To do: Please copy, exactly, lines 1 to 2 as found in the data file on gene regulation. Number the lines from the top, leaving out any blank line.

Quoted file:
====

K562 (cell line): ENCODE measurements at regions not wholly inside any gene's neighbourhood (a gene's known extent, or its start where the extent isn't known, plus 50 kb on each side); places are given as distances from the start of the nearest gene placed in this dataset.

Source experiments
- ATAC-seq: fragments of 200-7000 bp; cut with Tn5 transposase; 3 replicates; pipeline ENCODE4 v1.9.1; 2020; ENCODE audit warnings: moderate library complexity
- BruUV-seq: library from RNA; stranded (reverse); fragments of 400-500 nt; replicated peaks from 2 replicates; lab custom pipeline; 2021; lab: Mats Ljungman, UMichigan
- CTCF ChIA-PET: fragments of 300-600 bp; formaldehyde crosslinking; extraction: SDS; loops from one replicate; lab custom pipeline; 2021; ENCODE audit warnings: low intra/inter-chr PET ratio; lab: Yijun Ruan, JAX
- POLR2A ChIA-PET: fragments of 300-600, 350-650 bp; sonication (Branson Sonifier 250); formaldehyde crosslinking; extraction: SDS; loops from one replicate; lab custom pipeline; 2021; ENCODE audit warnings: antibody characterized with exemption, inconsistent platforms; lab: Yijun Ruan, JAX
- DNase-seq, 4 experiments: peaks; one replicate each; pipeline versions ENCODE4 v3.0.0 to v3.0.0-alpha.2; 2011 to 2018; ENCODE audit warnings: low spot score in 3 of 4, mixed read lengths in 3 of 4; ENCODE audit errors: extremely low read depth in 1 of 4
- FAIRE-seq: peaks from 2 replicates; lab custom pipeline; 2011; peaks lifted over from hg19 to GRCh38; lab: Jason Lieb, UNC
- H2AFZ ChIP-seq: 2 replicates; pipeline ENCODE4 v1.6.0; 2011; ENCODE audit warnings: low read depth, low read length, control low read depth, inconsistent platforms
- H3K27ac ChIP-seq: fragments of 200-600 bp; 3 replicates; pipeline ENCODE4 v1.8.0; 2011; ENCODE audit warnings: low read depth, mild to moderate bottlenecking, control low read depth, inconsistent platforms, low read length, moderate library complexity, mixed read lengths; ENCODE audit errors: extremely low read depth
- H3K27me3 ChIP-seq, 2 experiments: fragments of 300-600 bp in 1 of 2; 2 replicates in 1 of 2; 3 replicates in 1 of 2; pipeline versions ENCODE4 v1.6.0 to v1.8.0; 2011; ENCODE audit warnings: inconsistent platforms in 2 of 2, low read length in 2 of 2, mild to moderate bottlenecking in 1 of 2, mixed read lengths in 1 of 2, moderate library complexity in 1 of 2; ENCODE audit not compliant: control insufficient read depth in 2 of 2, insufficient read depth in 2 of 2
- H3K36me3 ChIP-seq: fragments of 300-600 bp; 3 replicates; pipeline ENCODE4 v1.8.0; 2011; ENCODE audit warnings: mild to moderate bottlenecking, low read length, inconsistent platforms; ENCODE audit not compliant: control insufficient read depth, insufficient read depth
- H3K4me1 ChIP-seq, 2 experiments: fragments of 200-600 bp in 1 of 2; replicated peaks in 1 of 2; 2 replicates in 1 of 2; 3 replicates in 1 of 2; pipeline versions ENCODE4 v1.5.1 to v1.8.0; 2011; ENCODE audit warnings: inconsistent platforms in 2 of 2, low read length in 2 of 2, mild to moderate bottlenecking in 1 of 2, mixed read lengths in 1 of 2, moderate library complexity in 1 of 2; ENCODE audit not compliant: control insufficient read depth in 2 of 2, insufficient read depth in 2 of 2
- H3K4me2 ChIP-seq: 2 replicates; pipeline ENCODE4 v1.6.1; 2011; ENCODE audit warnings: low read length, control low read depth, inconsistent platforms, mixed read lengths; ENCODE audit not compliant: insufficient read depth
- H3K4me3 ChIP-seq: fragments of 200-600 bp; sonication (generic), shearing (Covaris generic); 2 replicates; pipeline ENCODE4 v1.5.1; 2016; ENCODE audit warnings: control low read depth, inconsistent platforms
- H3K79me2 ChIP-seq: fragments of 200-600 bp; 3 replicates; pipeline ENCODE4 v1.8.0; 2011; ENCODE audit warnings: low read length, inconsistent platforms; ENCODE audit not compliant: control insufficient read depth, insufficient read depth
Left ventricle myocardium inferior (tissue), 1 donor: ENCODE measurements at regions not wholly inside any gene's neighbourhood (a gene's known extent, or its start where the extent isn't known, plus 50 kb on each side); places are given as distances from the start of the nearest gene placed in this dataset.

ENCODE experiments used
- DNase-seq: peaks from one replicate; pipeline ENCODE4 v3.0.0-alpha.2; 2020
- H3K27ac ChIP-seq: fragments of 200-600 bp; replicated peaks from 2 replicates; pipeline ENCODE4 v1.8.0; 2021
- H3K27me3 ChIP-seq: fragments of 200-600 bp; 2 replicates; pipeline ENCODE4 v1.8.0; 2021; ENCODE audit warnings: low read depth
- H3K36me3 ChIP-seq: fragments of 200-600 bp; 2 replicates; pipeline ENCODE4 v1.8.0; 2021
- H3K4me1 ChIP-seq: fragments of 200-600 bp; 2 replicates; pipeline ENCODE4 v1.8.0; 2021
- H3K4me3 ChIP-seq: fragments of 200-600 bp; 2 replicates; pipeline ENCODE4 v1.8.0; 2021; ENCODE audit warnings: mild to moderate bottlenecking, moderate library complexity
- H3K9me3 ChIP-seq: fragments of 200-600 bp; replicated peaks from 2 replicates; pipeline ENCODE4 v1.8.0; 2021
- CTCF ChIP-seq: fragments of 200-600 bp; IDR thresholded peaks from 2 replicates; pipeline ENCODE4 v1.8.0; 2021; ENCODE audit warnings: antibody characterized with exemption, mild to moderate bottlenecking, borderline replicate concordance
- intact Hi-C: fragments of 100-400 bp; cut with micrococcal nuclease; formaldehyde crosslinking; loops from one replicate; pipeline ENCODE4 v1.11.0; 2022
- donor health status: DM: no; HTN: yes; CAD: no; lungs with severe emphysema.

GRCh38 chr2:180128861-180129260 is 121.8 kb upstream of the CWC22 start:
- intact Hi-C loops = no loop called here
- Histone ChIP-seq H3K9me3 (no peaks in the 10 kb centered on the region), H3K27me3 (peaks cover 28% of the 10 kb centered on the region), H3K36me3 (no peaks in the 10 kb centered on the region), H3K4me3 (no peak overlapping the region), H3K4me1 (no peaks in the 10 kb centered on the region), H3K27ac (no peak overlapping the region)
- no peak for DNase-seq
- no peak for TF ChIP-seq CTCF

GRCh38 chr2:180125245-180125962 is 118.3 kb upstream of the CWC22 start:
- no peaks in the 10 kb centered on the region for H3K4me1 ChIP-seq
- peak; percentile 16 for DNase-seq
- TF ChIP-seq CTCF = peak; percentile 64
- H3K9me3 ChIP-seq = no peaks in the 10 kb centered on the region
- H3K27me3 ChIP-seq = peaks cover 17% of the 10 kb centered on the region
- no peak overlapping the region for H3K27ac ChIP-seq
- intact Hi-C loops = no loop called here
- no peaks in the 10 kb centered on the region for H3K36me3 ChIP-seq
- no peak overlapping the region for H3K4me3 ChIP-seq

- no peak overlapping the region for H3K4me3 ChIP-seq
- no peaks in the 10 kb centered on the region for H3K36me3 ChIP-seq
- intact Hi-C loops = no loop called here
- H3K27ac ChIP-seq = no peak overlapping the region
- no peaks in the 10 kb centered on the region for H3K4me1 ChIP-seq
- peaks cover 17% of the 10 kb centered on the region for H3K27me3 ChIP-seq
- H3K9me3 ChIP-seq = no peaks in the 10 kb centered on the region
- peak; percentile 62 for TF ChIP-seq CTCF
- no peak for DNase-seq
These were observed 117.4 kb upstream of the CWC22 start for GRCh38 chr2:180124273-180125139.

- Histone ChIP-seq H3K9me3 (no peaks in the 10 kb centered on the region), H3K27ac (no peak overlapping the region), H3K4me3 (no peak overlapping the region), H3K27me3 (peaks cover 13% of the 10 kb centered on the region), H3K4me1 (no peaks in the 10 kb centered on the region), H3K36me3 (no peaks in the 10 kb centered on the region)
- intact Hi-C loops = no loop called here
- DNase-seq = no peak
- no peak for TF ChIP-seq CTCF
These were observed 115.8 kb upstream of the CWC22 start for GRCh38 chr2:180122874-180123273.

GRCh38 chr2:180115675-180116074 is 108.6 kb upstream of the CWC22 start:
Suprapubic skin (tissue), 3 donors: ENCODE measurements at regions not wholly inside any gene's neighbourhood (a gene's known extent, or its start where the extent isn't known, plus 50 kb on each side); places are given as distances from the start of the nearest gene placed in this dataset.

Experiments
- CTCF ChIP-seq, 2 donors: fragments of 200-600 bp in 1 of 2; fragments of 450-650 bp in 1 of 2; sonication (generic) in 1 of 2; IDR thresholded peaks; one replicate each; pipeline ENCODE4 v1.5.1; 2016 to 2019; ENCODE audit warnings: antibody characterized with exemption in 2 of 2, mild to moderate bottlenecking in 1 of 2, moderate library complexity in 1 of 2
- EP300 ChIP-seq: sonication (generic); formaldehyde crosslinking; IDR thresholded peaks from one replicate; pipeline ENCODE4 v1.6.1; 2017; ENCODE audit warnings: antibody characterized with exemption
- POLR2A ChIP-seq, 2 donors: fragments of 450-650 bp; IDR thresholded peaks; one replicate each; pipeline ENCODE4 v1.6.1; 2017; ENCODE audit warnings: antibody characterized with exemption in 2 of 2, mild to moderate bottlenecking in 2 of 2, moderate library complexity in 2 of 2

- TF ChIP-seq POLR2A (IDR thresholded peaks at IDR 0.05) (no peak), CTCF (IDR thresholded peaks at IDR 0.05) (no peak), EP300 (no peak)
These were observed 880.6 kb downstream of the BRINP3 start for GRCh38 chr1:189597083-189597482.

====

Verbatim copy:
K562 (cell line): ENCODE measurements at regions not wholly inside any gene's neighbourhood (a gene's known extent, or its start where the extent isn't known, plus 50 kb on each side); places are given as distances from the start of the nearest gene placed in this dataset.

Source experiments